Anisocoria: Definition, Pathophysiology, Symptoms, Causes and Treatment

This term is used to describe when a person has uneven pupils.

A pupil may be larger than normal (dilated), or a pupil may be smaller than normal (constricted), resulting in pupils of different sizes.


Isolated anisocoria is usually asymptomatic and is discovered incidentally. Anisocoria may occasionally be associated with visual symptoms (eg, unilateral photosensitivity with mydriasis, decreased accommodation with Horner syndrome) or associated features that lead to evaluation, for example:

Start of anisocoria

Old photographs of patients often help date anisocoria that is not accompanied by other symptoms.

A careful history can establish the etiology of anisocoria in some cases. Contact with a wide variety of agents, such as eye drops, scopolamine patches, asthma inhalers, or pet flea collars with anticholinesterase can cause anisocoria.

Intraocular surgery can sometimes alter the size or reaction of the pupil.

Causes of anisocoria headache include Horner syndrome and trigeminal autonomic headaches, including headache.


The size of the pupil depends on the effects of the autonomic nervous system and the iris muscle, and numerous pathophysiological processes can cause anisocoria.

From the standpoint of the autonomic nerve, the parasympathetic system restricts the iris, while anatomically distinct sympathetic channels dilate the iris.

The sympathetic system begins in the hypothalamus, descends through the brainstem (including the lateral cord) and into the cervical cord to synapse at the Budge-Waller ciliospinal center at the C8-T1 level.

The second-order neuron then exits the C8-T1 nerve root, travels over the pulmonary apex, and ascends to the superior cervical ganglia with the carotid artery.

The third-order neuron leaves the upper cervical ganglia to ascend as a plexus around the internal carotid artery through the cavernous sinus, where fibers destined for the pupil dilator and the Mueller muscle of the eyelid travel with the trigeminal nerve via the superior orbital fissure towards its orbital targets.

Physical exam and symptoms

Key aspects of the physical exam (for example, pupil size in light, pupil size in dark, pupil reactivity to light and dark) help locate the problem.

Additional historical features such as pain, diplopia, ptosis, numbness, ataxia, dysarthria, or weakness help generate a differential diagnosis.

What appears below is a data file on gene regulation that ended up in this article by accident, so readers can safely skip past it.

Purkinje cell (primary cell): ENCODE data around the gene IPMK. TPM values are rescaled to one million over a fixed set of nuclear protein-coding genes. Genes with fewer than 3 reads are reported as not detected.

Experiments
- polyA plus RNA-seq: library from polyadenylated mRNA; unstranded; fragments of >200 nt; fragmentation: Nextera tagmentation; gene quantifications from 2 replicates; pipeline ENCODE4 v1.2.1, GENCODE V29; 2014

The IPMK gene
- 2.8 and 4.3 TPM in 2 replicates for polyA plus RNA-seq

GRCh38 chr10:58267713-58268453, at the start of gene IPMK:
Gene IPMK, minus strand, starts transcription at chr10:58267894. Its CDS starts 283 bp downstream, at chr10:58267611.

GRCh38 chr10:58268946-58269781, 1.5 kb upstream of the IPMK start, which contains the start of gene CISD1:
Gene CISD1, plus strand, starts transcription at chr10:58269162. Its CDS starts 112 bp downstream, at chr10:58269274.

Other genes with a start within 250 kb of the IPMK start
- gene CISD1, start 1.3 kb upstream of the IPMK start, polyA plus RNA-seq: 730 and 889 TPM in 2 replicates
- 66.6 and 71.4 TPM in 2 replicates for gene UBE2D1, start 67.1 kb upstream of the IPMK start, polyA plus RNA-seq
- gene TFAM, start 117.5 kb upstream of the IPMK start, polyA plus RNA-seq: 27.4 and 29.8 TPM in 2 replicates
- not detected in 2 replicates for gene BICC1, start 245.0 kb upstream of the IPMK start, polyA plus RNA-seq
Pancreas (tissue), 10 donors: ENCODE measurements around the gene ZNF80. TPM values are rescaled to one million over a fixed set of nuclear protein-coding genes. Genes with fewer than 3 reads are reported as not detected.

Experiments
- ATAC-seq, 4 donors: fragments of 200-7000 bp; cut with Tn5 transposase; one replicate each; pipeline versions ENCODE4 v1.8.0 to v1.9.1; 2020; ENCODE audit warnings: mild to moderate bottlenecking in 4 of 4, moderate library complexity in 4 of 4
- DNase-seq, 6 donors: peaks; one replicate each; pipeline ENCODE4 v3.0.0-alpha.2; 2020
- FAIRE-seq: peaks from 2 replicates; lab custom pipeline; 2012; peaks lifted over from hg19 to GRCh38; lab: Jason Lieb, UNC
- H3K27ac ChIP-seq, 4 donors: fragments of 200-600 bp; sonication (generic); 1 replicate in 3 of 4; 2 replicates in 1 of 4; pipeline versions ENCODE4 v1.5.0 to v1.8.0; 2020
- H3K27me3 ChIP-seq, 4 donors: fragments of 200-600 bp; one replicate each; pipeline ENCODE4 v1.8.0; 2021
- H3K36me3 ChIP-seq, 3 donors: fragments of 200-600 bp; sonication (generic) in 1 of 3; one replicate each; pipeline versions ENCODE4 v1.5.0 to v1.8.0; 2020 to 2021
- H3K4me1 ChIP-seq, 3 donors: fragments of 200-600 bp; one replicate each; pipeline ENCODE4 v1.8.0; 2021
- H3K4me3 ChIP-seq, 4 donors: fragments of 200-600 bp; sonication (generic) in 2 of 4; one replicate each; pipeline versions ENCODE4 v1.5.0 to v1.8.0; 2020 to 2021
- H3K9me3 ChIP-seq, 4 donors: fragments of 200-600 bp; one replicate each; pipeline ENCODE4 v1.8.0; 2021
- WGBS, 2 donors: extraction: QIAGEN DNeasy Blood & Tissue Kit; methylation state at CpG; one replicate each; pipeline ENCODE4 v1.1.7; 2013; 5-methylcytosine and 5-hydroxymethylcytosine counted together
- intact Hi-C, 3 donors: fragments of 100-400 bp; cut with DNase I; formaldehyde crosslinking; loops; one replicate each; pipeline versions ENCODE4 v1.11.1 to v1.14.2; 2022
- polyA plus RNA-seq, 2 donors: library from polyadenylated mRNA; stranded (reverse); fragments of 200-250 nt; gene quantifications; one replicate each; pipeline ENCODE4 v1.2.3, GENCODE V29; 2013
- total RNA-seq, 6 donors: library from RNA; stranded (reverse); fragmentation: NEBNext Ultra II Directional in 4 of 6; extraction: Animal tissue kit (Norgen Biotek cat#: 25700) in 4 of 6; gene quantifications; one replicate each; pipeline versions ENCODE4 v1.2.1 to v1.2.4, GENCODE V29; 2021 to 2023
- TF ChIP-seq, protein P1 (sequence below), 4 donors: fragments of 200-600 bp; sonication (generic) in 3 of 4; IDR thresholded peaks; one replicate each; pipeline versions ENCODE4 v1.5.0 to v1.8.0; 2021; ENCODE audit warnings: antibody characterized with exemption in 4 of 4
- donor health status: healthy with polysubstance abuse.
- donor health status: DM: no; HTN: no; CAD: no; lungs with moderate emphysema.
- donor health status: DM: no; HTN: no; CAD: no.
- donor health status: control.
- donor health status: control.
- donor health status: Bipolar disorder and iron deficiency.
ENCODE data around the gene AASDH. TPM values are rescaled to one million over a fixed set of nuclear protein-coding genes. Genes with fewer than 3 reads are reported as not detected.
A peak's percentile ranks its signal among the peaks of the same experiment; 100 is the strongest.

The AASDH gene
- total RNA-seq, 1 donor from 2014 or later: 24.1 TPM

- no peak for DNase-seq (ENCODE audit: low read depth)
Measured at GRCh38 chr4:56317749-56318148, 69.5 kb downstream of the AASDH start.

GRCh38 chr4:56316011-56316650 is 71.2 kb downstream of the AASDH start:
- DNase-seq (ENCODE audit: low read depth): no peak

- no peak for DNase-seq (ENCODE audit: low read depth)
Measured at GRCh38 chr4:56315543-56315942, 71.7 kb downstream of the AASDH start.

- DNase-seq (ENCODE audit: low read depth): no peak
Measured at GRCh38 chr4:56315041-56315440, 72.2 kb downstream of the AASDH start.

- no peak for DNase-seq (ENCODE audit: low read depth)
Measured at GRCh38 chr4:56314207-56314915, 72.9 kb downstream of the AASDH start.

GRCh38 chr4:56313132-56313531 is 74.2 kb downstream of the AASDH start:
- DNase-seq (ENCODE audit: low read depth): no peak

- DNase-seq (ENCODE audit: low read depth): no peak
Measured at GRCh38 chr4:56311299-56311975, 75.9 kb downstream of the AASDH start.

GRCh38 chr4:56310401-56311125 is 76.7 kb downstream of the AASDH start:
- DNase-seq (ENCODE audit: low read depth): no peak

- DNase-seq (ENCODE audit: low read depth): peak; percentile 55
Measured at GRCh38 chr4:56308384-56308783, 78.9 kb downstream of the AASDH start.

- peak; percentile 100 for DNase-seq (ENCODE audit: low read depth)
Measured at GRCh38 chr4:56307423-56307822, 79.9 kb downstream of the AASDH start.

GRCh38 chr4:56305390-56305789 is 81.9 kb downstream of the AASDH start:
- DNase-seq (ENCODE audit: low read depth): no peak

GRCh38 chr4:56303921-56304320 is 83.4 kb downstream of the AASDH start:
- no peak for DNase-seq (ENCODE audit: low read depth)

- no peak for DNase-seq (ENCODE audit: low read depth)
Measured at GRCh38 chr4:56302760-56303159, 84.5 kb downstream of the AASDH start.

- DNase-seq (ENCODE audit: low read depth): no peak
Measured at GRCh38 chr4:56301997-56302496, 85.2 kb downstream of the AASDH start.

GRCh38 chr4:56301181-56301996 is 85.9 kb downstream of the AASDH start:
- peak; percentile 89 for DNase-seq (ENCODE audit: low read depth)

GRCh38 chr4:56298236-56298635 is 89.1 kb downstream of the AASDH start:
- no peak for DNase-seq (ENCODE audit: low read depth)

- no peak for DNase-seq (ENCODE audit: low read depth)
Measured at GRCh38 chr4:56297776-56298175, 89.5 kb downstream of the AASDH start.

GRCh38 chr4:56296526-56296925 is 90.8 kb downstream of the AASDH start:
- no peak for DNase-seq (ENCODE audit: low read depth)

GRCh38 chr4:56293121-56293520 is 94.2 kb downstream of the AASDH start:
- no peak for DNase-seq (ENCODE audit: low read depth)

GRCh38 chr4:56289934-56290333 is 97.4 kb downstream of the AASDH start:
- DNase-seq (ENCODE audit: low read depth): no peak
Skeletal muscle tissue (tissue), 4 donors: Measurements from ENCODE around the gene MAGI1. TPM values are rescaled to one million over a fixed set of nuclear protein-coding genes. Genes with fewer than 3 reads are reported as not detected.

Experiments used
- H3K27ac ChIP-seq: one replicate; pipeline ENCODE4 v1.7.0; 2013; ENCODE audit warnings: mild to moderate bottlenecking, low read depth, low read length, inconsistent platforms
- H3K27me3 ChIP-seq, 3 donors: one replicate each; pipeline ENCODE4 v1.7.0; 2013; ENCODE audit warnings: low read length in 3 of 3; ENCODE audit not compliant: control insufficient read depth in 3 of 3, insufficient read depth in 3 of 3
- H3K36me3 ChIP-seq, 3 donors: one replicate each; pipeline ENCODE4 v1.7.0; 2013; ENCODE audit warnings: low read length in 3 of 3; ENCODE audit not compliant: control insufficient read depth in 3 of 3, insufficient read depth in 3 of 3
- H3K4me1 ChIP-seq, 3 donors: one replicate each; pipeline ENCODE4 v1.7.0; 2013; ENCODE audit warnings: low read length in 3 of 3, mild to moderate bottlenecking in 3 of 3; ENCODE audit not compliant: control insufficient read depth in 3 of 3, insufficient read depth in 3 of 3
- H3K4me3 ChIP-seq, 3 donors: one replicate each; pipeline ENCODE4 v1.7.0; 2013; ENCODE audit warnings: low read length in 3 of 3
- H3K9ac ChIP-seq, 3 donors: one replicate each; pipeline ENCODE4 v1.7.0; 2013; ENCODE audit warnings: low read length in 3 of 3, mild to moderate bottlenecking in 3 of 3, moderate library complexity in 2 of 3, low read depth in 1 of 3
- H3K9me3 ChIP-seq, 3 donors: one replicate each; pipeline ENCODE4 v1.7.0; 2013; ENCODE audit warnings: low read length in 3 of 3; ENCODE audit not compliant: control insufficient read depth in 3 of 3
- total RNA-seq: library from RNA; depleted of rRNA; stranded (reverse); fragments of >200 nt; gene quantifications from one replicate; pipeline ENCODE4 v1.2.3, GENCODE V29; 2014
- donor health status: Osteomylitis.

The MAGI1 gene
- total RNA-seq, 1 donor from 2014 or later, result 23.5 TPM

Pupil size (in mm) should be assessed in both light and dark, with the patient looking at the distance.

Illumination of the pupil by obliquely illuminating a light from below the patient’s face and a handheld pupil meter (found on most near vision cards) helps to make an accurate assessment.

Pupil documentation should include the millimeter size of the pupils in light, the size in dark, the light and dark reactivity of the pupils, the shape and color of the iris, and comment on the presence or absence of a relative afferent pupillary defect. (RAPD).

The use of magnifying lenses (eg, 20 diopter indirect ophthalmoscopic lenses), slit lamp, autorefractor, or pupillometer greatly helps in examining the pupil.

Pupil reactivity

Pupil reactivity is subjectively graded on a scale from 0 (no reaction) to 4 (very fast reaction), primarily to allow quantification of left and right asymmetry.

Similar to muscle stretch reflexes, symmetry is often more important than absolute number degree.

When evaluating the pupil’s reaction to light, be careful to shine the light along the visual axis (this can be problematic if there is significant ocular misalignment).

Parasympathetic fibers begin in the Edinger-Westphal subnucleus of cranial nerve III in the midbrain.

Parasympathetic fibers travel with the oculomotor (cranial III) nerve, traverse the cavernous sinus, and enter the orbit through the superior orbital fissure for synapse in the ciliary ganglia. The short ciliary nerves then innervate the iris sphincter and the muscles of accommodation.

Causes of anisocoria

Many cases of mild anisocoria are normal and have no underlying pathology or history of trauma. Generally, these cases of anisocoria where one pupil is larger than the other by less than 1.0 mm with no apparent cause are called simple anisocoria, benign anisocoria, or physiological anisocoria.

In a study on the prevalence of anisocoria, researchers photographed the students of 128 normal subjects in dim light for five consecutive days. Photographs were taken in the morning and in the afternoon each day.